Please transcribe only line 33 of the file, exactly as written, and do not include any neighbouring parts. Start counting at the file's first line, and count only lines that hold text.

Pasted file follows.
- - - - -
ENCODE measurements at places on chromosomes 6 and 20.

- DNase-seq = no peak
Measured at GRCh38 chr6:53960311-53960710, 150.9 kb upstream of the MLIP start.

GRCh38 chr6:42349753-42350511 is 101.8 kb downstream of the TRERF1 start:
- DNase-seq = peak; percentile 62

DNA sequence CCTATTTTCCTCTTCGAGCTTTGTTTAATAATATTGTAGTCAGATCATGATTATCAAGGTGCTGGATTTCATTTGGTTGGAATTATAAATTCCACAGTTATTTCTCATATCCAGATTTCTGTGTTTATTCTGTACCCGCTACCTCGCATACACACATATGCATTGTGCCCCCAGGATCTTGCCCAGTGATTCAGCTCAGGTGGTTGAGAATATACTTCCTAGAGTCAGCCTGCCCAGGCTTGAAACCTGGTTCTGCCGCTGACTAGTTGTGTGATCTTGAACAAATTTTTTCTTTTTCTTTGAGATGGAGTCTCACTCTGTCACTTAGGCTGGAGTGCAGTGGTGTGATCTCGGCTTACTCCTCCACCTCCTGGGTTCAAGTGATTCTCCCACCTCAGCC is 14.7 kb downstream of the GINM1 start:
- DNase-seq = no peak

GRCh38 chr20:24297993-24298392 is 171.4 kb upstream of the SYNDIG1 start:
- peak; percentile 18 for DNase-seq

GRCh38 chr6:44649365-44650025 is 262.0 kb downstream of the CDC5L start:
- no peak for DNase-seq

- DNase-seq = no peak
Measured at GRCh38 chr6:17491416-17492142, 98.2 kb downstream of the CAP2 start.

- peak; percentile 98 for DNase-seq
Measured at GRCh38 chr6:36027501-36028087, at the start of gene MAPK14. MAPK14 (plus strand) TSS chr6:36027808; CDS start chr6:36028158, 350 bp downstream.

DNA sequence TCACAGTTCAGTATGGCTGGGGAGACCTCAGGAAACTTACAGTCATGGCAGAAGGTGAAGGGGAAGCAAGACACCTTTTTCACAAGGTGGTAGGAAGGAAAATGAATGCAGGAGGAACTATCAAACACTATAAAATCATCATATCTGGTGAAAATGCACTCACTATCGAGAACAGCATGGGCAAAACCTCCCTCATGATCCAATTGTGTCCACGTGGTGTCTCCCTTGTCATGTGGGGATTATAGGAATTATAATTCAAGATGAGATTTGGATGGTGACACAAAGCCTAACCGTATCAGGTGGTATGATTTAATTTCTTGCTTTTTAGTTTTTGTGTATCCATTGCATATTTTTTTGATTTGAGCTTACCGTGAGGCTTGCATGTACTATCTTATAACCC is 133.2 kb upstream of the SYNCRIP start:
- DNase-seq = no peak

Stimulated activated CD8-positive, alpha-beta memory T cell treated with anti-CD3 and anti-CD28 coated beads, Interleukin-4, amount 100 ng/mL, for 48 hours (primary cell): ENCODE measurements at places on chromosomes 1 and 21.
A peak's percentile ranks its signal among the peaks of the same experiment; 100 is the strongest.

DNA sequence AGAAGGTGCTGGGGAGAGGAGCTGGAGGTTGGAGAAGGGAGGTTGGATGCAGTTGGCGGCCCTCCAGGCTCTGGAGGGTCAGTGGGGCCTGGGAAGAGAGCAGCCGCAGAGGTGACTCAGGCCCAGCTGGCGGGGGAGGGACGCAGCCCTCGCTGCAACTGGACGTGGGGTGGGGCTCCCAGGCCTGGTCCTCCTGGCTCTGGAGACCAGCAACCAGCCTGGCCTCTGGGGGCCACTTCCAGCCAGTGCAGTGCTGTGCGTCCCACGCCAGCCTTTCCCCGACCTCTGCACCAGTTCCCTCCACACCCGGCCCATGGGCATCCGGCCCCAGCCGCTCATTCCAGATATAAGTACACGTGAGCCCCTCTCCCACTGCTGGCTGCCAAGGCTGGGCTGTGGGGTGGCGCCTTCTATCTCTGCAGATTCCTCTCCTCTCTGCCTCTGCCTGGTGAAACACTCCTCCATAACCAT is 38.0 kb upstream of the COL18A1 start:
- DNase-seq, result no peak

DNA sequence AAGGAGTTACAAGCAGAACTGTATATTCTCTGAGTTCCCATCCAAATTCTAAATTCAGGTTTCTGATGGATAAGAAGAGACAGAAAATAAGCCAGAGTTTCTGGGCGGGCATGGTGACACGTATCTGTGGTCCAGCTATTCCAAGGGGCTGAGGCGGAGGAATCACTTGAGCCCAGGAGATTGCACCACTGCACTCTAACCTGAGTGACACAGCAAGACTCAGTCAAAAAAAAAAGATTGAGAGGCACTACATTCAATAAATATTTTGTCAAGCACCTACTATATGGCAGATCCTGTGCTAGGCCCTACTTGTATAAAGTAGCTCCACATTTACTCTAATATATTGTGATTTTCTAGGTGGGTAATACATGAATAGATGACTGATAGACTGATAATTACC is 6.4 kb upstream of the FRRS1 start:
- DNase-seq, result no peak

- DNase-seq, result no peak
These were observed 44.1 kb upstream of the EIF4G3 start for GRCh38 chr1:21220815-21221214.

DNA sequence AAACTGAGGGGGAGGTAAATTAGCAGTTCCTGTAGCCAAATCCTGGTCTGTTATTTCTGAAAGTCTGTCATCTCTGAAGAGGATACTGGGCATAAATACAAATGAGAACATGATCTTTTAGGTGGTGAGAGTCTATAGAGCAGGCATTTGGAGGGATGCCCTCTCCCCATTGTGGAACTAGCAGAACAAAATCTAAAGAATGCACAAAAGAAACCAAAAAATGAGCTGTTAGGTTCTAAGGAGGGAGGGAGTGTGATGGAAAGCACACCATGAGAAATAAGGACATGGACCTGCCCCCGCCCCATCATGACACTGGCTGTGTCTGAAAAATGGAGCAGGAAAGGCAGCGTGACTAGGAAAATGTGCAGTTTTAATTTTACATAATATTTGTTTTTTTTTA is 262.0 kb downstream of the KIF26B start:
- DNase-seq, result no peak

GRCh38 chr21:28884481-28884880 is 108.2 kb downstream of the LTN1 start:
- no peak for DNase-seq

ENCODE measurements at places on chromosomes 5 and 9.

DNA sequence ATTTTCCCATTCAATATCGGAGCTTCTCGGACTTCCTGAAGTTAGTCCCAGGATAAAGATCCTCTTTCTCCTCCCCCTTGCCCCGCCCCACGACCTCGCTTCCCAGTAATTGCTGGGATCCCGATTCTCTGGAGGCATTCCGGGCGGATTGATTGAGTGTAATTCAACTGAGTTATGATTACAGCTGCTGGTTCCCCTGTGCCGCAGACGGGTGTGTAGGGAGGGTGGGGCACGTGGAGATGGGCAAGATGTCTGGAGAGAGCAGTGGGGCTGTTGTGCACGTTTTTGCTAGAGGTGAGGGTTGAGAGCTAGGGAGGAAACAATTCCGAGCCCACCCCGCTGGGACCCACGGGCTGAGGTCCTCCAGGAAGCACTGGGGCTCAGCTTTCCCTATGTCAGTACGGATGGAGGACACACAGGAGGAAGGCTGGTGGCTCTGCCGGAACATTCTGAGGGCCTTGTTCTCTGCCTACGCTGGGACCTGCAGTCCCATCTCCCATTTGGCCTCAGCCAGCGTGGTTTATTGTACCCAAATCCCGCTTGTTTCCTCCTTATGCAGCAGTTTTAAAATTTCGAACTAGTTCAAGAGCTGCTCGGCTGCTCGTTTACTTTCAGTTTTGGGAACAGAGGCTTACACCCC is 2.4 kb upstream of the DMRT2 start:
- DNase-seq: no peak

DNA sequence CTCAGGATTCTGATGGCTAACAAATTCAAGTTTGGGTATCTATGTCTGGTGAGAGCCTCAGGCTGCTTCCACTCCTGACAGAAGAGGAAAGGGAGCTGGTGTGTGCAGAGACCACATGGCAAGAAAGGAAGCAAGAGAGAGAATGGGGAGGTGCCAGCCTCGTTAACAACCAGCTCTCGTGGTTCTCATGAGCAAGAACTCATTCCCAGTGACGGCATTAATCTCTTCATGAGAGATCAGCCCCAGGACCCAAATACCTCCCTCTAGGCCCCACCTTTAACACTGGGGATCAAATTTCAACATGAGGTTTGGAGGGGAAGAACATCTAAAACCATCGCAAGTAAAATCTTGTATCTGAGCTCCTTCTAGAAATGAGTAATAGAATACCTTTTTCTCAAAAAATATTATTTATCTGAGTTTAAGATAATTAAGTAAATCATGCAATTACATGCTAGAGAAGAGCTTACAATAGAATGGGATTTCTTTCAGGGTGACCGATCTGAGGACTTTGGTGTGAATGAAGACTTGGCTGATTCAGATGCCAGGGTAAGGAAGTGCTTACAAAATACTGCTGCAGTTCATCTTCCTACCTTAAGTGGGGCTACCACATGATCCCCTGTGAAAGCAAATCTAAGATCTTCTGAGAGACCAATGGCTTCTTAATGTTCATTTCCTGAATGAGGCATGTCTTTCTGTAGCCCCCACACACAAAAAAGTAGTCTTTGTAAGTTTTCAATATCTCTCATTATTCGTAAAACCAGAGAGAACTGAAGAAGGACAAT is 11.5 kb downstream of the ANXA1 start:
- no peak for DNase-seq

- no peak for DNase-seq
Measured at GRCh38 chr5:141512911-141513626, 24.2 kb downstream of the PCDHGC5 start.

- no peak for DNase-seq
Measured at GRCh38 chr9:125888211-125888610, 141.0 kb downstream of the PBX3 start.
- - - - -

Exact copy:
DNA sequence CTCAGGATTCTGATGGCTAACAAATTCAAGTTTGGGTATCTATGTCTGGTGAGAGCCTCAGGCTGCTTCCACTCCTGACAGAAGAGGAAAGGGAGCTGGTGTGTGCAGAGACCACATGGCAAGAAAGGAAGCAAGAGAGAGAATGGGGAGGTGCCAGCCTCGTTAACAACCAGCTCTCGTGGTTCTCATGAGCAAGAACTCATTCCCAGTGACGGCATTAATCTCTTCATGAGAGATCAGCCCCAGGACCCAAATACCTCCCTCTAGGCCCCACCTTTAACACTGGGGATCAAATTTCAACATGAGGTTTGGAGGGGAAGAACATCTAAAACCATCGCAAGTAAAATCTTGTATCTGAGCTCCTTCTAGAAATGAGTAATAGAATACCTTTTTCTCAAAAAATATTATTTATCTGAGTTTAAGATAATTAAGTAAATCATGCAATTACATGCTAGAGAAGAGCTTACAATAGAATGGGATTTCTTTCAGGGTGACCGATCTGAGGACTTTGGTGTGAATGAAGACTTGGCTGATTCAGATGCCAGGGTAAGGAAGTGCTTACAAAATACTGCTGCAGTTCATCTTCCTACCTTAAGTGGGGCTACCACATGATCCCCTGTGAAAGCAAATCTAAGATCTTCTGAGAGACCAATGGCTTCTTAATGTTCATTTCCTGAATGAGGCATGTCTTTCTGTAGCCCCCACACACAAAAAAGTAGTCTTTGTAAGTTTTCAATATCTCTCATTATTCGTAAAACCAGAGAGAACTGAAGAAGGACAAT is 11.5 kb downstream of the ANXA1 start: